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How to structure a service agreement that best suits your organization's needs

How to structure a service agreement that best suits your organization's needs

IT Advocate: Thanks to the rise of cloud computing, CIOs are increasingly being confronted with service agreements that relate to abstract concepts like software functionality or remote hardware capacity.

David Downie, Partner, McCullough Robertson.

David Downie, Partner, McCullough Robertson.

CIOs spend a lot of time negotiating IT services agreements. Traditionally these have been for the acquisition of services such as consulting or development services, although more recently with Cloud Computing (formerly known as Software-as-a-Service or ASP) CIOs have been confronted with services agreements that relate to more abstract concepts such as software functionality or remote hardware capacity.

By their nature these services contracts often have broad descriptions of the services required to be provided under them. For example, a hosting agreement might provide that the ISP is to host the customer's Web site, or a desktop services agreement might oblige the provider to make desktops available for use during the term.

All well and good, but the expectations of both CIO and supplier when it comes to performance of the obligation to provide the services may not always be aligned. What does it mean exactly to say that a Web site will be hosted? Does that mean that it will always be available, or that some outages are acceptable? When will the supplier be in breach of the agreement?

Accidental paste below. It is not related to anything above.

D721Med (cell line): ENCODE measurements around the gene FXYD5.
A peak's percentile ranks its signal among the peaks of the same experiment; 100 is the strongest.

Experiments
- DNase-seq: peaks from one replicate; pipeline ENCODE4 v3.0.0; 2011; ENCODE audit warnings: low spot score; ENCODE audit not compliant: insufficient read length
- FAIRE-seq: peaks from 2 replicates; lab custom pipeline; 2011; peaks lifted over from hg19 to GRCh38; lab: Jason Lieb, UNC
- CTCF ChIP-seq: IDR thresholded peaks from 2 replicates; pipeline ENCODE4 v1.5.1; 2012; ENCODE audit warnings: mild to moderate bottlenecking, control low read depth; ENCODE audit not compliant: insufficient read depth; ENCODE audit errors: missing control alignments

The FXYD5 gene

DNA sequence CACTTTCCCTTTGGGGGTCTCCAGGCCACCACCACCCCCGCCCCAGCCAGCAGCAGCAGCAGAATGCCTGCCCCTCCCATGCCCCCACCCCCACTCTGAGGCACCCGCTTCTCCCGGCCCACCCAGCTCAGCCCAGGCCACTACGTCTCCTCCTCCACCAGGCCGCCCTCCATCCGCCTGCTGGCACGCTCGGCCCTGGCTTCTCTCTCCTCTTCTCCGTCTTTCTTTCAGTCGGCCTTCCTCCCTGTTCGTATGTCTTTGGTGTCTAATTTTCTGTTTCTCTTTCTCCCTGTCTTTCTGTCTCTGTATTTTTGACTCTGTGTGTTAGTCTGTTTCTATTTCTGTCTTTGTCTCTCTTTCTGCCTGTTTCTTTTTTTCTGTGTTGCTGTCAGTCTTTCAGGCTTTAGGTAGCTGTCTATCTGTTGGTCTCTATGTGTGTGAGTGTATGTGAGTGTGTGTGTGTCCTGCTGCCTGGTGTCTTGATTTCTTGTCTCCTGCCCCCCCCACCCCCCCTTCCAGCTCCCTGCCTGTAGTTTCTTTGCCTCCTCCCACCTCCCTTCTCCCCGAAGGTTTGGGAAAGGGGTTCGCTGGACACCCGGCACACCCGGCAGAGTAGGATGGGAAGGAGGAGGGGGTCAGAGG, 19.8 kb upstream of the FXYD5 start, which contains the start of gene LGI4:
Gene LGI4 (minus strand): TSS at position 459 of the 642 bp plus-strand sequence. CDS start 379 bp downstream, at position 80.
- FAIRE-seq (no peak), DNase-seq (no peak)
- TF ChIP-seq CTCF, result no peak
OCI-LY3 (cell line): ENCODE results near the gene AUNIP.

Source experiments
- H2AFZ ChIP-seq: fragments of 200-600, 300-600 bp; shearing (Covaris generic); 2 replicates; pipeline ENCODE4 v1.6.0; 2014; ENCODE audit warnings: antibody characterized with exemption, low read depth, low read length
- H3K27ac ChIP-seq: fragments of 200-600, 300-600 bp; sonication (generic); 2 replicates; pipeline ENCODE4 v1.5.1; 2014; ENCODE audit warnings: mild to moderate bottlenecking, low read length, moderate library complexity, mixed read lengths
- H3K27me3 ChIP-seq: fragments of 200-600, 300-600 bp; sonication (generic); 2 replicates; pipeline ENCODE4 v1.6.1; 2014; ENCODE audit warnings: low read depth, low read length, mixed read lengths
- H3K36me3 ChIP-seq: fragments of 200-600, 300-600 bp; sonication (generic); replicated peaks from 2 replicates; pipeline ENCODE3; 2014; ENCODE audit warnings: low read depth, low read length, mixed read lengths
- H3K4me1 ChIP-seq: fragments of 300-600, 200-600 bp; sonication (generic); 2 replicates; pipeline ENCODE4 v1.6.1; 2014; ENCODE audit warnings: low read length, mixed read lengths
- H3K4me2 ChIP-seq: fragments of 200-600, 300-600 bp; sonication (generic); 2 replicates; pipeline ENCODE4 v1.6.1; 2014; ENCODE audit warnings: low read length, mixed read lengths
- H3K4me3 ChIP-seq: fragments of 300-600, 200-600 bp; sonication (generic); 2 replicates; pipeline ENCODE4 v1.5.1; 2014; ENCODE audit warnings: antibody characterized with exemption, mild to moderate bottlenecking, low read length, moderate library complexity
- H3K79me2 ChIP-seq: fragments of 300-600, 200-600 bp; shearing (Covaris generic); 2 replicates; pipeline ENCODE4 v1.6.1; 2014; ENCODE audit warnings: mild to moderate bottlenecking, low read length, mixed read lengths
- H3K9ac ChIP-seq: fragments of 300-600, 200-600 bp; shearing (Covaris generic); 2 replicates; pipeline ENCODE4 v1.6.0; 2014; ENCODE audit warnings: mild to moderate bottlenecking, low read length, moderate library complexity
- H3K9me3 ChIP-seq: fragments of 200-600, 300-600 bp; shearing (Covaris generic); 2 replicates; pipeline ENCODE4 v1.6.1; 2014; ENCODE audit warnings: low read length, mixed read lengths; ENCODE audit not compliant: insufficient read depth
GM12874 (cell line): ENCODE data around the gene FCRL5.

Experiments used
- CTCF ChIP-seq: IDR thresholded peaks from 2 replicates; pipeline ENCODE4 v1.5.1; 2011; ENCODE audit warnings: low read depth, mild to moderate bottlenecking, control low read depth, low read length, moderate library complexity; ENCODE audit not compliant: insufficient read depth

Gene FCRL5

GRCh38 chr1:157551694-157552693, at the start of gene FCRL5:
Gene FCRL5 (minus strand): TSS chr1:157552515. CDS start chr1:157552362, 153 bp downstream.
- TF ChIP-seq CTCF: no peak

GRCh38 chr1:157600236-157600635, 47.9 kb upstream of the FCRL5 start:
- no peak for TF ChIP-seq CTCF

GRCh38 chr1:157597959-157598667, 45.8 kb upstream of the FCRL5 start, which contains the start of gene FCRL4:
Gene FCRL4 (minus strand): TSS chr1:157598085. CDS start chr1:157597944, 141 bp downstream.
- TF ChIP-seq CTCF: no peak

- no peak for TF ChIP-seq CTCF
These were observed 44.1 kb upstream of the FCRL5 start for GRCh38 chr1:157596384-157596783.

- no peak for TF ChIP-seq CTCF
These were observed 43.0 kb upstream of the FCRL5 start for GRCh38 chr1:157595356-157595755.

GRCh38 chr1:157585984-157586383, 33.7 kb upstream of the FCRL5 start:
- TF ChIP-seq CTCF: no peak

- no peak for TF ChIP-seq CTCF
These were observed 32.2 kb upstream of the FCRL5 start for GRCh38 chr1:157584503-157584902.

While services agreements often contain warranties as to service quality, specifying service levels with respect to certain aspects of the services provides the parties with certainty as to the level of performance required with respect to those aspects of the services. To be effective, service levels must be:

(a) important to you; and

(b) capable of measurement.

Outcomes based measurement

Service levels are often outcomes based. For example, in a hosting context, as well as the obligation to provide the hosting services described in a schedule with due care and skill or to best industry practice the supplier might also have to ensure that over each specified period:

(a) the Web site is available a certain percentage of the time;

(b) the Web site has no more than a certain number of outages;

(c) the supplier responds to an outage within a certain timeframe; and

(d) the supplier resolves an outage within a certain timeframe.

Including service levels of this nature clarifies the expectation of the parties with respect to the aspects of the services that are subject to the service levels. To be meaningful the service levels have to be stated as being measured over a certain period e.g. to say that a Web site is to be available 99 per cent of the time is meaningless without an associated timeframe such as each month.

Although service levels are often technical and need to be drafted by experts in the relevant field, it is important that they be clearly expressed. Lawyers can assist by asking if this is the case, and particularly drawing attention to terms such as ‘availability' and ‘outage' , and what constitutes a ‘resolution' of an issue. For example, is a Web site available if it is operating at a reduced capacity, or can only accept a limited number of concurrent users?

An ‘outage' is generally defined in terms of something not being ‘available' (however available defined). Similarly, a problem may be resolved if the item that is the subject of the service level is available following an outage. Definitions for service levels have to be considered with as much care as any definitions in a binding agreement.

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